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Interned Japanese-American Finally Given Diploma

Interned Japanese-American Finally Given Diploma

Don Miyada, a 17-year-old Japanese-American in 1942 who missed his Newport Harbor High School graduation because he and his family were sent to an internment camp, finally took part in his high school’s graduation on Thursday, the Los Angeles Times reports.

Miyada, 89, who is now a retired university professor of at UC Irvine, met Sean Boulton, the high school’s principal, during a Memorial Day service at the high school and Boulton asked him if he would be interested in walking along with the 560 2014 graduates.

Boulton showed Miyada a copy of the program from Miyada’s graduation day in 1942. Miyada said, “My name was on there. I wasn’t able to attend, of course, but my name was there anyway. It was very emotional.”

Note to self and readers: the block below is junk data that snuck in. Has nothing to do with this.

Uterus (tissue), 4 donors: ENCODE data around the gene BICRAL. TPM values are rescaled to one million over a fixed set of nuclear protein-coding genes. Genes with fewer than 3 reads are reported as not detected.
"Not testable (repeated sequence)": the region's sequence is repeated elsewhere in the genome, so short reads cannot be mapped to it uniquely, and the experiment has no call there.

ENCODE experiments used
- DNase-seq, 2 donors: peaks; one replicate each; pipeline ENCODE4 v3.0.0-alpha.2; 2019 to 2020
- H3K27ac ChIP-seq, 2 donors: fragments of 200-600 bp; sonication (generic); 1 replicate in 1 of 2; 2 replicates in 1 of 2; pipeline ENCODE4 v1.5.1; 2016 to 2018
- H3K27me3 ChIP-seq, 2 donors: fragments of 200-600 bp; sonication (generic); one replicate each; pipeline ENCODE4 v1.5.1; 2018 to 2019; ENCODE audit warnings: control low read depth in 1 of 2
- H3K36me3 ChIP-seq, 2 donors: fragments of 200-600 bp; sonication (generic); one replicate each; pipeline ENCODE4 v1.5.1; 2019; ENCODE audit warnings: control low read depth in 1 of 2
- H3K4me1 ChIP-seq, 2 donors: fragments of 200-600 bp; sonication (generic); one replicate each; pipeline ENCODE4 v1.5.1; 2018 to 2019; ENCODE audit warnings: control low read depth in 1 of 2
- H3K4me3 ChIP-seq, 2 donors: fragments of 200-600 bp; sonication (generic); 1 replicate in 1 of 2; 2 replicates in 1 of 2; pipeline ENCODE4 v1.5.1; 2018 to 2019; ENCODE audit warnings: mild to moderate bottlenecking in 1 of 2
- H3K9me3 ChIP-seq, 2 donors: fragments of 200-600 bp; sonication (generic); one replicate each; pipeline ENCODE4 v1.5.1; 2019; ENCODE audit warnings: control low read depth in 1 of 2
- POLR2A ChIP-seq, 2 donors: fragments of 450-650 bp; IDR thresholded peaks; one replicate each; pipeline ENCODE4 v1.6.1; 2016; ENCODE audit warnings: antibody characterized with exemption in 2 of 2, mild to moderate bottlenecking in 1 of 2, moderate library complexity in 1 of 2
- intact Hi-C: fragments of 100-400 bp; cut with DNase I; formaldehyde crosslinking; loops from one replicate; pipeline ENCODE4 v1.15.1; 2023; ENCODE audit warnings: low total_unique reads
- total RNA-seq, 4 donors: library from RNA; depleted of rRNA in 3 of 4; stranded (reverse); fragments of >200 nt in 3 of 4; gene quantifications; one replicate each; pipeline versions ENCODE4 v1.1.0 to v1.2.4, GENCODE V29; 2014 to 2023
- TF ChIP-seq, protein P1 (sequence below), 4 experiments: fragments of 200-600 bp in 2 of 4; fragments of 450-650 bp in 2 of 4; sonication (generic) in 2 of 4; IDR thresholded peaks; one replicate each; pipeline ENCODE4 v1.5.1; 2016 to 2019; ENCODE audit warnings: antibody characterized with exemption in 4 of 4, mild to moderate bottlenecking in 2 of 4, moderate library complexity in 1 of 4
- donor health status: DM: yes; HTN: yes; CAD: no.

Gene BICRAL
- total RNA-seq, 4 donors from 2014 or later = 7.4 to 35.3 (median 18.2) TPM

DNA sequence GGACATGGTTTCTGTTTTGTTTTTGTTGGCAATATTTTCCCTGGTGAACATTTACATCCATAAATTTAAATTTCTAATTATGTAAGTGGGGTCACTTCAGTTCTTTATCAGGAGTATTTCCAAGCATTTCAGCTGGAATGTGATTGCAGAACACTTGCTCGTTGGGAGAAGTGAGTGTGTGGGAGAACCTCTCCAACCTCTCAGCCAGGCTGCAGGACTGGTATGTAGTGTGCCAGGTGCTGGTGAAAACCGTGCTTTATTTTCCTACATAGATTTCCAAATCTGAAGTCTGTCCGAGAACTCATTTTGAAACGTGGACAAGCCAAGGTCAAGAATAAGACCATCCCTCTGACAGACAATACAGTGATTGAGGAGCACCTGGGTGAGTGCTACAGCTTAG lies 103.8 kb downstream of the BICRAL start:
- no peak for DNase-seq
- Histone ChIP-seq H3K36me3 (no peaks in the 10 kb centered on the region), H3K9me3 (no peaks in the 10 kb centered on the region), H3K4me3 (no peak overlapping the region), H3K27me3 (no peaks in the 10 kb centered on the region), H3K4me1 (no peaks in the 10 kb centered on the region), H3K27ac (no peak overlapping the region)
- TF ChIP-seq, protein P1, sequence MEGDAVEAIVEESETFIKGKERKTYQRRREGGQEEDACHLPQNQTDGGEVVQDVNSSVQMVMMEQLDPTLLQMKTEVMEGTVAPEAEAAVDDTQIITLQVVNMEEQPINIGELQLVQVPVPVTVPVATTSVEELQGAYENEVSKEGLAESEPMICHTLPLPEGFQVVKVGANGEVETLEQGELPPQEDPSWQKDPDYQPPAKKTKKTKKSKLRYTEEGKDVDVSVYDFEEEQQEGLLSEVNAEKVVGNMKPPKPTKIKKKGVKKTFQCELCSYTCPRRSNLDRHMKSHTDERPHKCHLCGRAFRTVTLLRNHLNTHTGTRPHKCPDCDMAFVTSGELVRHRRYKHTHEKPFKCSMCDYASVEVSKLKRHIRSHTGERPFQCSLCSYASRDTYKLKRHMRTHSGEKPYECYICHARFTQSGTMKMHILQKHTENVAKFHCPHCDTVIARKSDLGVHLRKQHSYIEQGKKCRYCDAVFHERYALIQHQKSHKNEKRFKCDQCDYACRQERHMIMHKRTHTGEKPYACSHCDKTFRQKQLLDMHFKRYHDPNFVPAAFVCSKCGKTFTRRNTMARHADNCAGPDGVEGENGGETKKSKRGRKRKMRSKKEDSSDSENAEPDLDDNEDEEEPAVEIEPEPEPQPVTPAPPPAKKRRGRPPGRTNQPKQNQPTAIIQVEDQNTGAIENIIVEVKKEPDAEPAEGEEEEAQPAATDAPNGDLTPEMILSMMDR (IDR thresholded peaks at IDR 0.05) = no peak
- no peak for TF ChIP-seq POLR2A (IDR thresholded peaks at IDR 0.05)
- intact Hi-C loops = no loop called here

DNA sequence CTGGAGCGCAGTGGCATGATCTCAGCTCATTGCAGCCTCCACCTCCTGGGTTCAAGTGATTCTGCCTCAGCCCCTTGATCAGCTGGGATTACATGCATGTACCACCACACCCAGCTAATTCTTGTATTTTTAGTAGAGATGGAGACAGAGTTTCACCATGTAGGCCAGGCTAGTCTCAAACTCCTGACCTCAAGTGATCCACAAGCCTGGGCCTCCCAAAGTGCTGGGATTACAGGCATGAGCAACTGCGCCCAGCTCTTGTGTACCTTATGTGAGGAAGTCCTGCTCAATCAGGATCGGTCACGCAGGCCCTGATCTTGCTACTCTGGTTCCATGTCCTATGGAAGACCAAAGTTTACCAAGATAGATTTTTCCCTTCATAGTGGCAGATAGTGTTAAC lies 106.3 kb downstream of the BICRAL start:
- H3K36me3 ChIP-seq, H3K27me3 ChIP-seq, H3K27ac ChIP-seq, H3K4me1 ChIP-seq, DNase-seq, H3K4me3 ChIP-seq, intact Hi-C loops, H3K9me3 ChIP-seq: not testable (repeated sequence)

Miyada’s relocation was part of President Franklin D. Roosevelt’s  Executive Order No. 9066 ordering Japanese-Americans on the West Coast to be transferred to internment camps. After spending two years in the camp. Miyada moved to Michigan and was drafted. 

He remembered, the Times says, “I originally picked the Navy because I thought maybe I might see some of my fellow students and graduates of Newport Harbor, but they went through the form and put me in the Army.” Miyada served in the Army in Europe, then returned to school, obtaining a doctorate in chemistry from Michigan State University. 

Photo: AP

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